The Stroud Preserve, 5 March 2013

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What a beautiful day! As beautiful as the day was, it looked and sounded really lifeless. I figured it was literally the calm before the storm. I thought it would be another run of the mill late winter day at the preserve. There were a few things here and there, but not much to slow me down. Within a few minutes a Turkey Vulture appeared then a Black Vulture shortly thereafter. “Good. I knocked those off” I thought. At about 9:00 I saw a group of four Black Vultures circling overhead. Amongst them was another bird. I immediately knew it was a good one as it didn’t look like a Red-tailed Hawk or an accipiter. I quickly got it in my binoculars to see that it was an adult Peregrine Falcon! This was a long over due bird for the preserve (167 for the preserve, 151 for me, and 67 for the year).

The Great Horned Owl made another minor change in behavior. Today it was sitting nearly upright in the nest. I looked very hard for chicks but none could be seen. Otherwise, things were indeed pretty slow. Again, numbers of everything were down. Even Red-winged Blackbirds seemed to be few in numbers than the last week or so. The only other notable species were three Field Sparrows at the northwest corner of the preserve.

While I had a hard time finding birds today, one of the birds found me. I was walking along the path that runs west of the serpentine outcrop when I heard a woodpecker tapping. There are many trees there with many dead branches. I searched in vain for 10-15 minutes without any luck when all of the sudden something, larger and more substantial than a leaf, hit me on my head! I looked down to see a big piece of bark about 5 inches long and 2 wide, laying on the ground. I then looked up to see a Yellow-bellied Sapsucker pecking away at a dead branch about 30 feet up. Tapping mystery solved…the hard way. I didn’t need to be told twice to move out of the way.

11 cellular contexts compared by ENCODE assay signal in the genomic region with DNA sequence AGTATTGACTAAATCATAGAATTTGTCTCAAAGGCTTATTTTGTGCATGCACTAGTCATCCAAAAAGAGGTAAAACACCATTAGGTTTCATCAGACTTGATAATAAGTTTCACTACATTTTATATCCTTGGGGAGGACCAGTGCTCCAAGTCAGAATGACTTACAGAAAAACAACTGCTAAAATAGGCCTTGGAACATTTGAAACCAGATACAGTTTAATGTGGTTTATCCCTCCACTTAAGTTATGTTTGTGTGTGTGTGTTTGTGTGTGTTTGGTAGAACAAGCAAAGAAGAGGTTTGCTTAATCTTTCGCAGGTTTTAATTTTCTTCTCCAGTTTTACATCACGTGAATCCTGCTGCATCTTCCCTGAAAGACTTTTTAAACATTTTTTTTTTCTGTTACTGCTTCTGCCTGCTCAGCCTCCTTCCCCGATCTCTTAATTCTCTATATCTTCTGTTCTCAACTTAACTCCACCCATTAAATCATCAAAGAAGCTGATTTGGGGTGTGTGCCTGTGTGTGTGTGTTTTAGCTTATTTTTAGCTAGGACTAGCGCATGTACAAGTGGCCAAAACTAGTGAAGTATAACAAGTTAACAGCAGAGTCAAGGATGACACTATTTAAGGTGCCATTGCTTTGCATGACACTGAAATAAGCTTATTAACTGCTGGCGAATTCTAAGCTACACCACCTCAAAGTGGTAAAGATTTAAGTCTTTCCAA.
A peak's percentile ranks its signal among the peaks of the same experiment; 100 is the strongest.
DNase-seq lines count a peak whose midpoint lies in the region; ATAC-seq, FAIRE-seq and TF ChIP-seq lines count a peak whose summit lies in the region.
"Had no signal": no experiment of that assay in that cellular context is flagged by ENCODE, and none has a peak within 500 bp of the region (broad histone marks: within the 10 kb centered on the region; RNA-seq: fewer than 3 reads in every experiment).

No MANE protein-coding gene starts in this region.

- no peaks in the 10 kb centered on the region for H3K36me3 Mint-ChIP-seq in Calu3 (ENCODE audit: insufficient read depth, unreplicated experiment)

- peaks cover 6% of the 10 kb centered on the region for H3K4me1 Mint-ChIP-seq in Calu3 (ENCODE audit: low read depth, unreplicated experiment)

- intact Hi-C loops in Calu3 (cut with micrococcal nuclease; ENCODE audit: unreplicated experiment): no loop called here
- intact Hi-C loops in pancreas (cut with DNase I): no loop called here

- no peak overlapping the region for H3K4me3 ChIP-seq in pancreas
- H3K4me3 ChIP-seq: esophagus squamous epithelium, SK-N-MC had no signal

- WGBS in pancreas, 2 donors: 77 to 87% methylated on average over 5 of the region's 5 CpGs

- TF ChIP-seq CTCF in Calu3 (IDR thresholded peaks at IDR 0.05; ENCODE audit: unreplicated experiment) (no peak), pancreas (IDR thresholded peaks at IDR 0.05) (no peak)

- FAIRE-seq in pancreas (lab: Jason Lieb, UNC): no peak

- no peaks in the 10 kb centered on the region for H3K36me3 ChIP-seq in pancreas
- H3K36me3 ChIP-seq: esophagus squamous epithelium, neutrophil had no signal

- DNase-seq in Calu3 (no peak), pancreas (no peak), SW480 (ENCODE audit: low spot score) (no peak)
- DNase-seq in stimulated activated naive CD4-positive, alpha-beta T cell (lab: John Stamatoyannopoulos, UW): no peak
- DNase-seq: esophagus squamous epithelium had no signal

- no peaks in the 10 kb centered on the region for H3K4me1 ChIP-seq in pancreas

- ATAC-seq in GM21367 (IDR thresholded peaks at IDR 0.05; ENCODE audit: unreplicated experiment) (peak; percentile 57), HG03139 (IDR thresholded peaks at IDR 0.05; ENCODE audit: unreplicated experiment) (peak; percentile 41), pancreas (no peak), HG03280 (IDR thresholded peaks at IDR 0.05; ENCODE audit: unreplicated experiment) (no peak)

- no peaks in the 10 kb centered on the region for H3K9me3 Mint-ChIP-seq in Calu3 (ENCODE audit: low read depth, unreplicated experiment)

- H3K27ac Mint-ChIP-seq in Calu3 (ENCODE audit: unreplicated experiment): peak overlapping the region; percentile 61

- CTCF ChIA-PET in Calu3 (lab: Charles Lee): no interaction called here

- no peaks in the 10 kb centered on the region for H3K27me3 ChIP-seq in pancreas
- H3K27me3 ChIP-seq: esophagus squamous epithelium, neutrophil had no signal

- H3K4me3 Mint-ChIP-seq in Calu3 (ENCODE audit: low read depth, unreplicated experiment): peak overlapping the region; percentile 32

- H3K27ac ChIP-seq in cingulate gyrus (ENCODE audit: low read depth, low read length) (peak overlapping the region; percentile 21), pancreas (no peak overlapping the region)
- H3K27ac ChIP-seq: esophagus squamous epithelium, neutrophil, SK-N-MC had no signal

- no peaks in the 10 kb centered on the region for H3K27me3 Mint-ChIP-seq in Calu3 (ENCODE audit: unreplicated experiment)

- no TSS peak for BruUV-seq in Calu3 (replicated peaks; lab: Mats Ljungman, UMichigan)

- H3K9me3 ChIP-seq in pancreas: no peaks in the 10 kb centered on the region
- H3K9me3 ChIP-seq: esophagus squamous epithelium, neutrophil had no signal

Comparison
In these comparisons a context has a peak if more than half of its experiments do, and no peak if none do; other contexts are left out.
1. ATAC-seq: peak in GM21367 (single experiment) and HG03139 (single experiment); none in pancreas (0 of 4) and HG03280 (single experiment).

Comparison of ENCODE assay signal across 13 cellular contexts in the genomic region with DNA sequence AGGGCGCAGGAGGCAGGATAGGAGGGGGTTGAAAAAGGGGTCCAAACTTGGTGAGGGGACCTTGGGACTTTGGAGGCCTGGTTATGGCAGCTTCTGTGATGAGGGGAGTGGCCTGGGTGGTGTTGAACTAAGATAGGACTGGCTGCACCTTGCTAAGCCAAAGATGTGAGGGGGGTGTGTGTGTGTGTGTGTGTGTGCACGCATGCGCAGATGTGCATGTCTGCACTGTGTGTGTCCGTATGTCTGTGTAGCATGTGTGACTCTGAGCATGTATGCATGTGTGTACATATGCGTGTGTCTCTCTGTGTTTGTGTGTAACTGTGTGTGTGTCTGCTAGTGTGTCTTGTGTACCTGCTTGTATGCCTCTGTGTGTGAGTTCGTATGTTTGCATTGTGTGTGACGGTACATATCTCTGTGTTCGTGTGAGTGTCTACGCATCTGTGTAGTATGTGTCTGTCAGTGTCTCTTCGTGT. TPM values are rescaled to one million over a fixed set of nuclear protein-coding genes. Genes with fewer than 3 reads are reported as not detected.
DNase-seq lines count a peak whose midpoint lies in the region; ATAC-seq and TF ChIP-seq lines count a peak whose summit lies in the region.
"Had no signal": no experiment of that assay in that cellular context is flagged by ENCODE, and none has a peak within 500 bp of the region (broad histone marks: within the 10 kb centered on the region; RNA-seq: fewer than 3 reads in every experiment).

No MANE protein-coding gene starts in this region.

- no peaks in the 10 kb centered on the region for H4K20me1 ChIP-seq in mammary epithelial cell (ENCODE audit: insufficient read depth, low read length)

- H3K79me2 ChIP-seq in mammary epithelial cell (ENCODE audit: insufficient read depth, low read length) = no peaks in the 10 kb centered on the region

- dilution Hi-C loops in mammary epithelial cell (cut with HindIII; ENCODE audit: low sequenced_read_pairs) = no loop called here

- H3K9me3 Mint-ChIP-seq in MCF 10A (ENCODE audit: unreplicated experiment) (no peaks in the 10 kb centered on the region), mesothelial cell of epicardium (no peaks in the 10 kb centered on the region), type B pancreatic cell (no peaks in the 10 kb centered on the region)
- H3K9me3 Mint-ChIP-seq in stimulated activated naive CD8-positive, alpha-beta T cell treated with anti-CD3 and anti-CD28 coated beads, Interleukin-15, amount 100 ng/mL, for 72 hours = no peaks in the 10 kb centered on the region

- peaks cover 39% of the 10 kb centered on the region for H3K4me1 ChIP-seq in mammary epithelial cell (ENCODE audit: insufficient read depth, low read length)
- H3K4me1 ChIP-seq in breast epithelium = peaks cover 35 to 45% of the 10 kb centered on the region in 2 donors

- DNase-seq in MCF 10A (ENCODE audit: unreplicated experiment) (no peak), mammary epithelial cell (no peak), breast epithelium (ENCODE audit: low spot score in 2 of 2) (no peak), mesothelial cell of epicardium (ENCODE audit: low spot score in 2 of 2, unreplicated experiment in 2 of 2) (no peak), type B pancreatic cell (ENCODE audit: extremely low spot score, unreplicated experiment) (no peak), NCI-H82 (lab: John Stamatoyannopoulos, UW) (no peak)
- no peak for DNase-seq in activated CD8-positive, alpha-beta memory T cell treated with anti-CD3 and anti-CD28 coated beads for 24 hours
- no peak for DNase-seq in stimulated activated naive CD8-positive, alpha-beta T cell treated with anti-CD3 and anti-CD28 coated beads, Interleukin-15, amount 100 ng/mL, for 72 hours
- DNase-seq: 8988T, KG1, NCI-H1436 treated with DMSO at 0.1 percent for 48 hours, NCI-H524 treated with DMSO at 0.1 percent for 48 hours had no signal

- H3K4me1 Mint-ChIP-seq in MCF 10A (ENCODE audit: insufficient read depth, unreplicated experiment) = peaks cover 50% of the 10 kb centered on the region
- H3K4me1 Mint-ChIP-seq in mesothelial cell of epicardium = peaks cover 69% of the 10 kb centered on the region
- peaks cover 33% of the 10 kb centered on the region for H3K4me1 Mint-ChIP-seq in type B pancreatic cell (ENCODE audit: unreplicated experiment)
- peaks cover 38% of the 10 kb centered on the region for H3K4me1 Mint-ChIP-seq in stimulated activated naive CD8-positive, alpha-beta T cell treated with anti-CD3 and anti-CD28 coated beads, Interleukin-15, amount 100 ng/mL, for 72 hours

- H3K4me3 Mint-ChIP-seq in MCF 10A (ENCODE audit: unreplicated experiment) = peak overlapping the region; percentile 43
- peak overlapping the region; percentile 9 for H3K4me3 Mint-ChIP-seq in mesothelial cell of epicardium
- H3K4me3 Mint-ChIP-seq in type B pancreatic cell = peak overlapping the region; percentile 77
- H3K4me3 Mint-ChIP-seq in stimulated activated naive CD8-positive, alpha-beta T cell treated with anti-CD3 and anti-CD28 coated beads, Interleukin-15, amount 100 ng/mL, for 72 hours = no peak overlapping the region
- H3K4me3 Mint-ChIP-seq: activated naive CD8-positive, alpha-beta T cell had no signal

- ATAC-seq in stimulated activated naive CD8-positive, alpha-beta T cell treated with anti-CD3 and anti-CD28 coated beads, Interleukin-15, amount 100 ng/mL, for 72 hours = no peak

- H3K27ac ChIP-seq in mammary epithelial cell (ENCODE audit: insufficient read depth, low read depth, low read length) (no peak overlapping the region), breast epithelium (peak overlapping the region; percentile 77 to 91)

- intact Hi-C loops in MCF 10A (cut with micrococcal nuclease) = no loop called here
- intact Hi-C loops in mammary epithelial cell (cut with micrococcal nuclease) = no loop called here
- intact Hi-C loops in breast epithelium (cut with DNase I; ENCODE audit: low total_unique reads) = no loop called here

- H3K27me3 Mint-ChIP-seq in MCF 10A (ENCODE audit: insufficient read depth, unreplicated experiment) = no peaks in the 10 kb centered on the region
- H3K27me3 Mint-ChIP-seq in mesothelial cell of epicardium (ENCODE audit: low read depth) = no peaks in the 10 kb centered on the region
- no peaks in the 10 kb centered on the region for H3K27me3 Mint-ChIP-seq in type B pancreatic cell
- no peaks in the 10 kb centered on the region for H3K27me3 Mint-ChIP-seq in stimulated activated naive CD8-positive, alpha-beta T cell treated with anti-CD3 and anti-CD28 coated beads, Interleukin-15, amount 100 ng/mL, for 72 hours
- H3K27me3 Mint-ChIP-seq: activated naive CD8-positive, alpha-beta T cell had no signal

Back at the parking lot, I usually take a short walk down along the fence that goes beside Creek Road where I can reliably flush up a hand full of Savannah Sparrows, which is usually my final species of the day. I walked down the road and flushed up nothing. Calling it a day I then turned around and walked back along the same path that I covered just seconds before flushing up no less than 10 Savannah Sparrows. That left me scratching my head. As I stood there scratching a flock of over 100 American Pipits flew over, circled, and finally landed in the short grassy area over near the “Shrek” Barn down the road. And with that, I did call it a day.

I did note three more flowering plants, all introduced weeds; Thyme-leaved sandwort (Arenaria serpyllifolia), hairy bittercress (Cardamine hirsuta), and Creeping speedwell (Veronica filiformis). 

Start time: 8:40

End time: 12:05

Temp: 32-40°

Wind: slight from the east

Skies: clear

Species Total: 33

  • Black Vulture – approximately 20
  • Turkey Vulture – approximately 20
  • Canada Goose – approximately 300
  • Mallard – 12
  • Red-tailed Hawk – 8, as is becoming usual, 6 apparently paired adults, and 2 immature
  • Peregrine Falcon – 1, adult! Bird of the Day!
  • Great Horned Owl – at least 1, same bird, same place
  • Red-bellied Woodpecker – approximately 10
  • Yellow-bellied Sapsucker – 1
  • Downy Woodpecker – 2
  • Hairy Woodpecker – approximately 8
  • Northern Flicker – 2
  • Blue Jay – 2
  • American Crow – 10
  • Carolina Chickadee – approximately 10
  • Tufted Titmouse – approximately 10
  • White-breasted Nuthatch – approximately 10
  • Carolina Wren – approximately 5
  • Eastern Bluebird – approximately 30
  • American Robin – 1
  • Northern Mockingbird – 4
  • European Starling – approximately 50
  • American Pipit – approximately 100
  • Eastern Towhee – 1, heard only
  • Field Sparrow – 3
  • Savannah Sparrow – approximately 10
  • Song Sparrow – approximately 40
  • White-throated Sparrow – approximately 20
  • Dark-eyed Junco – 1
  • Northern Cardinal – approximately 15
  • Red-winged Blackbird – approximately 25
  • Common Grackle – 1
  • House Finch – 7